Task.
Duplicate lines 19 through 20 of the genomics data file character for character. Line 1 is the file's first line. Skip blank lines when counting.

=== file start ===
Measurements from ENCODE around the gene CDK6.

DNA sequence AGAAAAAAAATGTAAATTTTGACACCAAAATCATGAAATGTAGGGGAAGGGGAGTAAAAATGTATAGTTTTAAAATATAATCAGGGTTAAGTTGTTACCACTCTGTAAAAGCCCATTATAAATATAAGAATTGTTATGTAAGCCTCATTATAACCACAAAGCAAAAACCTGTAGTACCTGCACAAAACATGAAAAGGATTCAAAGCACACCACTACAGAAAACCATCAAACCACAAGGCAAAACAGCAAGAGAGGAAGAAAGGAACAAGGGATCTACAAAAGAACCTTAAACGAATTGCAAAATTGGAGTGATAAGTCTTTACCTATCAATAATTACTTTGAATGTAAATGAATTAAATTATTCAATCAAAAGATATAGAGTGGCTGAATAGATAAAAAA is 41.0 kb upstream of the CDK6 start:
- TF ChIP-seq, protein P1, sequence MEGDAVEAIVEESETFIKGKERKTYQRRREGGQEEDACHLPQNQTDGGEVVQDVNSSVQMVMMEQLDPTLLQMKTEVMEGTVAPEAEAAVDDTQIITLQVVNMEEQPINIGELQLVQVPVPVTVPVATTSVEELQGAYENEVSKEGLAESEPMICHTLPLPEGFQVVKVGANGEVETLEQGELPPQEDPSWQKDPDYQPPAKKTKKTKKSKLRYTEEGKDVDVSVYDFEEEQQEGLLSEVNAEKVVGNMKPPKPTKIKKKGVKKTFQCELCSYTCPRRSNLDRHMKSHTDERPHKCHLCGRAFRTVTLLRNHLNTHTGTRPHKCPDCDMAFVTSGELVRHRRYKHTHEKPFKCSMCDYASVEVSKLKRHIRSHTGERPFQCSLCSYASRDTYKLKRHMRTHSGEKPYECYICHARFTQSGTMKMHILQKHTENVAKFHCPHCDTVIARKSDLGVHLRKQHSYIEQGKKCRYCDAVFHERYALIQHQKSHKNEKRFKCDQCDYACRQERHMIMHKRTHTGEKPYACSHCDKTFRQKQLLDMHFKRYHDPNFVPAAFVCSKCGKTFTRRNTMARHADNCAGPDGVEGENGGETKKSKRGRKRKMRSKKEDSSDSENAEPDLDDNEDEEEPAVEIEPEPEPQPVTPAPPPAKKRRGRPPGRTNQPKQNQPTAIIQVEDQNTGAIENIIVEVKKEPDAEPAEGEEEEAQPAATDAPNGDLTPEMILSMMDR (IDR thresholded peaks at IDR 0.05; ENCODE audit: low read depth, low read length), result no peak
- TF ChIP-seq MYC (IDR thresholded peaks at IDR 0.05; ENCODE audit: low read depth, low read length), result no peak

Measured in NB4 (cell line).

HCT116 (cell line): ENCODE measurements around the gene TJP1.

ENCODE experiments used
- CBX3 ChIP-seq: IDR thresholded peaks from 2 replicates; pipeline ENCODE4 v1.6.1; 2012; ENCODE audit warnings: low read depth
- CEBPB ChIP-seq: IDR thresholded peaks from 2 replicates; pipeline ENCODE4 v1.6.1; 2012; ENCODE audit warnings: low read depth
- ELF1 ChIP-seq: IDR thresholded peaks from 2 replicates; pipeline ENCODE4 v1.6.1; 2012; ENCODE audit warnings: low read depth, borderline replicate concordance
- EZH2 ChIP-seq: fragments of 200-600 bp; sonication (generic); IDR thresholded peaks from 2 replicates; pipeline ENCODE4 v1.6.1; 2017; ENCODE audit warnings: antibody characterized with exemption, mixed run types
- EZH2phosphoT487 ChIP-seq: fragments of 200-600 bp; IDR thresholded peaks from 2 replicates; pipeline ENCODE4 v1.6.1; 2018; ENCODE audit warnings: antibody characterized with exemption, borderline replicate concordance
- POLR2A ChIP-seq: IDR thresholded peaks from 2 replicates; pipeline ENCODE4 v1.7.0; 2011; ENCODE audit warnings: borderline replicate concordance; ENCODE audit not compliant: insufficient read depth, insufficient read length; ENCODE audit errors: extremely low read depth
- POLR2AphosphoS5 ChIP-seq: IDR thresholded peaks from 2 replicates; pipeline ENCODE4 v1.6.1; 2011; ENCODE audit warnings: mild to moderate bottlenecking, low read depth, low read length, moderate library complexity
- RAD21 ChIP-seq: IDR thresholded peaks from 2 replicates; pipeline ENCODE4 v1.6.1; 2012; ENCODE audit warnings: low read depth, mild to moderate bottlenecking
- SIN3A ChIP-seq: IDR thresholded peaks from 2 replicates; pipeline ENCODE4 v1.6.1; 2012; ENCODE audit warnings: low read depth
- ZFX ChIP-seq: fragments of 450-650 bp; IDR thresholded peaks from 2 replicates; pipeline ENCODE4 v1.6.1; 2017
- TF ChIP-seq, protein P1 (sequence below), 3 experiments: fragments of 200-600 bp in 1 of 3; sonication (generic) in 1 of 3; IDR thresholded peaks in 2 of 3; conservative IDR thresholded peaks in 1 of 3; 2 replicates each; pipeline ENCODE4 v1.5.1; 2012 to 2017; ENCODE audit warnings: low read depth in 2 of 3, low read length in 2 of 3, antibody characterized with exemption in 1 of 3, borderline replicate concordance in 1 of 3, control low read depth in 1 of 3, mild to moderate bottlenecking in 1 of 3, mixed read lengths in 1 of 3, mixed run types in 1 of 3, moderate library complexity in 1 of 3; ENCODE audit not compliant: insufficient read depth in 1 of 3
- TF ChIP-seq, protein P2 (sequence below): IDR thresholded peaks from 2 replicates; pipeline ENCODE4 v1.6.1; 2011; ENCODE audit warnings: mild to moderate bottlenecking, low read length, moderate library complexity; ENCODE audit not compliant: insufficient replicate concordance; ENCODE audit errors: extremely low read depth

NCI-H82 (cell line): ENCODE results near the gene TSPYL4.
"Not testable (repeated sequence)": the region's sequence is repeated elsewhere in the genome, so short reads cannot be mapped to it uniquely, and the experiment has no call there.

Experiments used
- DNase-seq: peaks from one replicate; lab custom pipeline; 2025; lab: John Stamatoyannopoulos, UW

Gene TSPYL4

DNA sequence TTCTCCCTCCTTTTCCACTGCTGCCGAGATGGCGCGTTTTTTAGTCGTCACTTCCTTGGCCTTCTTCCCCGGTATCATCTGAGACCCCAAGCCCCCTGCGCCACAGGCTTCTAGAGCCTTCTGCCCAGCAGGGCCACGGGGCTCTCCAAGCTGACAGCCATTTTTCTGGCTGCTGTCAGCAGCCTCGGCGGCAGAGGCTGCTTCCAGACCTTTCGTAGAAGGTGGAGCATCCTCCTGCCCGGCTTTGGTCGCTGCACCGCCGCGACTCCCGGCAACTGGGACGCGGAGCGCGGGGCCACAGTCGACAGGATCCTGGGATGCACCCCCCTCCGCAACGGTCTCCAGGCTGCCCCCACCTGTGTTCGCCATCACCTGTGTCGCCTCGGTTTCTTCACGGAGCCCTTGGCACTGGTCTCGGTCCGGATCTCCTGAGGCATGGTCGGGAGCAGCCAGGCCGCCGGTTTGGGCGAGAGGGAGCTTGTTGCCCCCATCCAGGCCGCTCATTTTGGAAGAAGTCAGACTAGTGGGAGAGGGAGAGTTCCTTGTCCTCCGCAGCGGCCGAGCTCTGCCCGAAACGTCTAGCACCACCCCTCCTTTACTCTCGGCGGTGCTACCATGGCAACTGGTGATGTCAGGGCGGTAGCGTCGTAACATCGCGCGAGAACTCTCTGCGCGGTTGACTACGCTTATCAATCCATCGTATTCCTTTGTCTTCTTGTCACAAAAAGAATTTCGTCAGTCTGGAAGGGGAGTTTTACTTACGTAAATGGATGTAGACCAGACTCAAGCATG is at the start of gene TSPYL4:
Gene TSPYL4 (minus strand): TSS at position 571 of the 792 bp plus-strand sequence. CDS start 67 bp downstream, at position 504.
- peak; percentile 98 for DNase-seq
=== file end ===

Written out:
- TF ChIP-seq, protein P2 (sequence below): IDR thresholded peaks from 2 replicates; pipeline ENCODE4 v1.6.1; 2011; ENCODE audit warnings: mild to moderate bottlenecking, low read length, moderate library complexity; ENCODE audit not compliant: insufficient replicate concordance; ENCODE audit errors: extremely low read depth

NCI-H82 (cell line): ENCODE results near the gene TSPYL4.